Eat Like a King: Menus and Recipes for Royalty

by Mikey Rox on 27 April 2011 1 comment
Photo: VinnieLDA

The Royal Wedding is just days away, and blue-blood mania has reached fever pitch.

But unless you’re socializing in the same circles as Elton and the Beckhams, you’ll have to watch the pomp and ceremony within the confines of your humble abode (or streaming live on your computer in your cubicle) like the rest of us.

Even though we’re not important enough to witness history happen in person, however, doesn’t mean we can’t still swank it up — while also minding our budgets. That's why I’ve asked five celebrated chefs to put together menus fit for a future (and, in a perfect world, frugal) king. Here are the dishes they'd serve to the world's most important dinner guests if the task was up to them, along with some of their more cost-conscious recipes. (See also: Live Like Royalty on $20,000 a Year)

Chef Alan Coxon

British TV personality, author, and "Food Archeologist"

“Factoid: Diamonds set in gold or silver became popular as betrothal rings among wealthy Venetians toward the end of the 15th century,” imparts Chef Coxon.

Menu

  • Classic Kir Royal
  • Lobster Vodka Cocktail
  • Pot-Roast Venison with Prunes and Blushing Pears
  • Summer Raspberry Meringue Tier

Classic Kir Royal

  • 1-2 tbsp cassis
  • 6 oz. champagne

Pour the cassis into the wine glass. Add the champagne. Serve.

If the cassis is added first, it is evenly mixed with the champagne. If the champagne is added first, the cassis is not evenly mixed (due to the smaller volume of cassis relative to the champagne). The former approach gives a more even taste and is preferable from that perspective, whereas the latter approach gives a more pleasing appearance with the uneven mixing of the cassis resulting in a fine pink at the bottom of the glass shading up to a bright red at the top. The ratio of cassis to champagne depends on personal preference.

Chef Gurpareet Bains

Author of the cookbook "Indian Superfood"

Chef Bains says, “Like the average man, the future King of England also has to keep fit, even when he’s enjoying Britain’s favorite food, Indian curry. Here we load him up with antioxidants, with a menu apt for Royalty, yet frugal enough for the British government to give its nod of approval during this time of a recession.”

Menu

  • Oyster Pakoras with Punch and Gusto Fresh Cilantro Salsa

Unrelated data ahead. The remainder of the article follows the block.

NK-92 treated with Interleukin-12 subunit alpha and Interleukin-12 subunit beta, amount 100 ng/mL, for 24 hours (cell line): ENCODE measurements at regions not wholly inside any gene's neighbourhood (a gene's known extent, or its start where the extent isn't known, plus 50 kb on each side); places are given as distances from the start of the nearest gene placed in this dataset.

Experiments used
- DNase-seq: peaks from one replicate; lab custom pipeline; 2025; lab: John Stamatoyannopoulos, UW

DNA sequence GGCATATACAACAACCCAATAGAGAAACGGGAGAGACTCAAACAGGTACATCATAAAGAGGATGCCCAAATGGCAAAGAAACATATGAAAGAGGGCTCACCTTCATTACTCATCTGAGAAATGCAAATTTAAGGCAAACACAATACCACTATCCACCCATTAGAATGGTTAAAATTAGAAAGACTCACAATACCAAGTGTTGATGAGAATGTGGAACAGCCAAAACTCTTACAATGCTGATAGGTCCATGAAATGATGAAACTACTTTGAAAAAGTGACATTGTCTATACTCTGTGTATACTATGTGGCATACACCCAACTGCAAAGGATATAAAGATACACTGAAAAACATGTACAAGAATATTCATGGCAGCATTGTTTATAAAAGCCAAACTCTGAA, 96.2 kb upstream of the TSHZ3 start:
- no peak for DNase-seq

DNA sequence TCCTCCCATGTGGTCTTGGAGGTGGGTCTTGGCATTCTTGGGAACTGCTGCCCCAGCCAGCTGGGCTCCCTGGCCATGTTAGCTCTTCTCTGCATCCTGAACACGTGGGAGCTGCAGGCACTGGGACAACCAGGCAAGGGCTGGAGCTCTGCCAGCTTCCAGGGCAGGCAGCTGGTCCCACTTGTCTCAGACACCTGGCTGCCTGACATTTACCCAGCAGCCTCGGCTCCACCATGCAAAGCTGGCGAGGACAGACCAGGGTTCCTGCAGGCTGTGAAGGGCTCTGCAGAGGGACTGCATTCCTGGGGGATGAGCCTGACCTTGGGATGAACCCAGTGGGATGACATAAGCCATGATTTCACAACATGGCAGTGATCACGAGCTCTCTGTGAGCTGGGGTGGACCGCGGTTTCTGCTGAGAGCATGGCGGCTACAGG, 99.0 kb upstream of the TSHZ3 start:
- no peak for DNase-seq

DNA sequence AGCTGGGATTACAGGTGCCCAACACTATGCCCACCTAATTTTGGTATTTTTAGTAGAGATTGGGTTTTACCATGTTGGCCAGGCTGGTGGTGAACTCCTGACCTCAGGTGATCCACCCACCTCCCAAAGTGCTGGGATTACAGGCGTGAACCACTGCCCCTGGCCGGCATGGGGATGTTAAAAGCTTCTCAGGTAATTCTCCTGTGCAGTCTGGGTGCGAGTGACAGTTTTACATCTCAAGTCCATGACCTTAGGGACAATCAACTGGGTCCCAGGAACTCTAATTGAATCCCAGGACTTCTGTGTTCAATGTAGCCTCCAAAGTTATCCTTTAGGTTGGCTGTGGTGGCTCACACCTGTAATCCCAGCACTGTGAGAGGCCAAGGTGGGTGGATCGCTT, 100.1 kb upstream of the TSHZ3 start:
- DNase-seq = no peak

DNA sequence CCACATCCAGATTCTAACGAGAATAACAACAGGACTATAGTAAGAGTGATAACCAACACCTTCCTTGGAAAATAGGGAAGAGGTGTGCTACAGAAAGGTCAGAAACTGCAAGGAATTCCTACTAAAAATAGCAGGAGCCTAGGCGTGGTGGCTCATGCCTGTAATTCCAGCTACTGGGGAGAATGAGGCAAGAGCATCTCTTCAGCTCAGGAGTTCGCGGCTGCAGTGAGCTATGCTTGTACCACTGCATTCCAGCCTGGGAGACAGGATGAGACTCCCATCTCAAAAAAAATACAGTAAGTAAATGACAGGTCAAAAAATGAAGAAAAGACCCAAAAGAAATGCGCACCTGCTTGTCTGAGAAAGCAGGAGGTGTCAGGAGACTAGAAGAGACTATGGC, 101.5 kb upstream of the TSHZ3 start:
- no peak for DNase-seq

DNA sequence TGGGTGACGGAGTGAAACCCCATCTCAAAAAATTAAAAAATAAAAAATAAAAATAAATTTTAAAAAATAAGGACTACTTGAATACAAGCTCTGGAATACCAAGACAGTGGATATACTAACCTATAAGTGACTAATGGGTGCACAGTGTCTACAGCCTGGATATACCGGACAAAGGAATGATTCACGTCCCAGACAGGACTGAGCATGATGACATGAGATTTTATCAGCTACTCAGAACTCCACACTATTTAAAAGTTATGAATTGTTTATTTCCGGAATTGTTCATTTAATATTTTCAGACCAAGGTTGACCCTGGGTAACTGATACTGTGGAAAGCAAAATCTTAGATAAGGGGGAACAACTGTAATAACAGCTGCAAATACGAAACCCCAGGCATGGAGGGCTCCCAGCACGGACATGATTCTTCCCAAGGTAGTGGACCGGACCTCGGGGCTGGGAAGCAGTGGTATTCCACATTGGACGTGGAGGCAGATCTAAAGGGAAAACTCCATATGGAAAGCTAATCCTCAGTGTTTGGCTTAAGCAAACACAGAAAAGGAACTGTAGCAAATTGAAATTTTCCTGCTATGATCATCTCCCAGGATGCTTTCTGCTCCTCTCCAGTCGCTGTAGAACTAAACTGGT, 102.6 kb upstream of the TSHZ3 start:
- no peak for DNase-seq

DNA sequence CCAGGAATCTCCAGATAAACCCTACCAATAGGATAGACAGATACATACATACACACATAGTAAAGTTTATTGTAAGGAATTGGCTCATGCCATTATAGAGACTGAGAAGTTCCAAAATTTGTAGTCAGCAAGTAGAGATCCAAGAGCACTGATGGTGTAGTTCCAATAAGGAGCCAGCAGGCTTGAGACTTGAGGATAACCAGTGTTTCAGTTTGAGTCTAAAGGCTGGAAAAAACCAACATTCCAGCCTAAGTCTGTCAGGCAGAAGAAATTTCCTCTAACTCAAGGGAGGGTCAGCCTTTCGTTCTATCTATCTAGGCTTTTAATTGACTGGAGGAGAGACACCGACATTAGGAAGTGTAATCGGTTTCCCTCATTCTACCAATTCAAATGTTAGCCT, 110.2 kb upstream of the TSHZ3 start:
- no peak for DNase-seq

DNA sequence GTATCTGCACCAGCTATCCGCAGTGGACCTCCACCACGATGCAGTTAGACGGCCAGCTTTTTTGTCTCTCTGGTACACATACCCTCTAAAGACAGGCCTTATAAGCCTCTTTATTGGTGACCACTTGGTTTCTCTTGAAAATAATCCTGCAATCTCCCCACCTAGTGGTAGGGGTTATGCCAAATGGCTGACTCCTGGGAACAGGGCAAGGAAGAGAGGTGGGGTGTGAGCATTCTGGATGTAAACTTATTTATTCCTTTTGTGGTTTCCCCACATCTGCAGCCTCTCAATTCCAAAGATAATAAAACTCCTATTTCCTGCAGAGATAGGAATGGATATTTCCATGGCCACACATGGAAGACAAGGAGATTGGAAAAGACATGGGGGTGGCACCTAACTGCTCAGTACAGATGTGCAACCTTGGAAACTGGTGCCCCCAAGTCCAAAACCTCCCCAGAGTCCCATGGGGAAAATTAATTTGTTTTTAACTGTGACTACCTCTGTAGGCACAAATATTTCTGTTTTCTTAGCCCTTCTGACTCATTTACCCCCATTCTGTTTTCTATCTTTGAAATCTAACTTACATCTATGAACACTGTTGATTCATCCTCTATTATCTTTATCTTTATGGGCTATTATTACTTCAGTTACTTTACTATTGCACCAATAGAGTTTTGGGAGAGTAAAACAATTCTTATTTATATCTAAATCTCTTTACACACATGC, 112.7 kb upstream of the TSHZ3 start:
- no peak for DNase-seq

• Salmon and Potato Biryani with Cherry Tomatoes, Lime, and Cilantro
  • Black Rice Pudding

Oyster Pakoras with Punch and Gusto Fresh Cilantro Salsa

Oysters are loaded with zinc, a key nutrient for testosterone production, to help keep Prince William in tiptop shape.

  • 1 onion, cut into quarters
  • 4 garlic cloves, peeled
  • 1 green chili
  • 7 tbsp gram (chickpea) flour
  • 3/4 tsp salt
  • 1 tsp garam masala
  • 12 oysters, "shucked" and on the half shell
  • Olive oil or vegetable oil, for shallow frying
  • 6 tsp Punch and Gusto Fresh Cilantro Salsa (see below)
  • A few lemon wedges and chopped fresh dill, to serve

Frugal tip: Swap oysters for mussels!

First, you will need to prepare the pakora batter. To do this, place the onion, garlic, chili, gram flour, salt, garam masala, and 3 tbsp cold water into a food processor and blend until you have a batter that resembles a "runny" porridge mixture — to get the right consistency you may need to add a little more cold water or gram flour.

Pour the batter into a bowl. Mix the oysters into the batter, making sure they are thoroughly coated.

Pour enough oil into a deep saucepan so that the oil is at least 3 cm. deep. Heat on high until the oil is almost smoking.

Take the oysters out of the batter individually, shaking off any excess batter mix (discard any leftover batter). Fry in the hot oil for 15–20 seconds or until the oysters are golden brown all over — you may need to turn them over in the oil. Remove with a spatula and drain on a paper towel.

Serve the oyster pakoras immediately on their shells, each with a 1/2 teaspoon dollop of the cilantro salsa, a squeeze of lemon, and a pinch of chopped dill.

Punch and Gusto Fresh Cilantro Salsa

  • 2 large tomatoes
  • 1 large Granny Smith apple (or any sour-tasting apple)
  • 1 small onion, cut into quarters
  • 2¾ oz. chopped fresh cilantro
  • 1 garlic clove, peeled
  • 1–2 green chilies
  • 1 tsp lemon juice
  • Salt, to taste

Start by making a few small and not very deep surface cuts in the tomatoes, and place them in a deep bowl. Pour in enough boiling water to cover the tomatoes and allow them to sit in the water for 2–3 minutes.

In the meantime, peel, core, and quarter the apple and place in a food processor.

Drain the tomatoes, then peel off and discard the skins. Place the tomatoes in the food processor, together with the onion, chopped cilantro, garlic, chilies, and lemon juice, and blitz until you have a pesto-like consistency (you may need to add a few drops of cold water to achieve the right consistency). Season to taste with salt.

Serve immediately or store in an airtight container in the refrigerator for up to 1 week.

Chef Jose De Mereilles

Chef and owner of NYC's famed Brasserie Le Marais

About his royal-inspired menu, Chef De Mereilles remarks, "It has the basic elegance of fine ingredients chosen for their rare use, yet none are hard to find, and turns the austerity of the basics like chicken soup, cod fish, and beef into something seemingly more glamorous. Each dish takes care to prepare, as if a kitchen filled with a king's staff is working, yet one person can do it alone. The cost is down to earth while the taste is out of this world."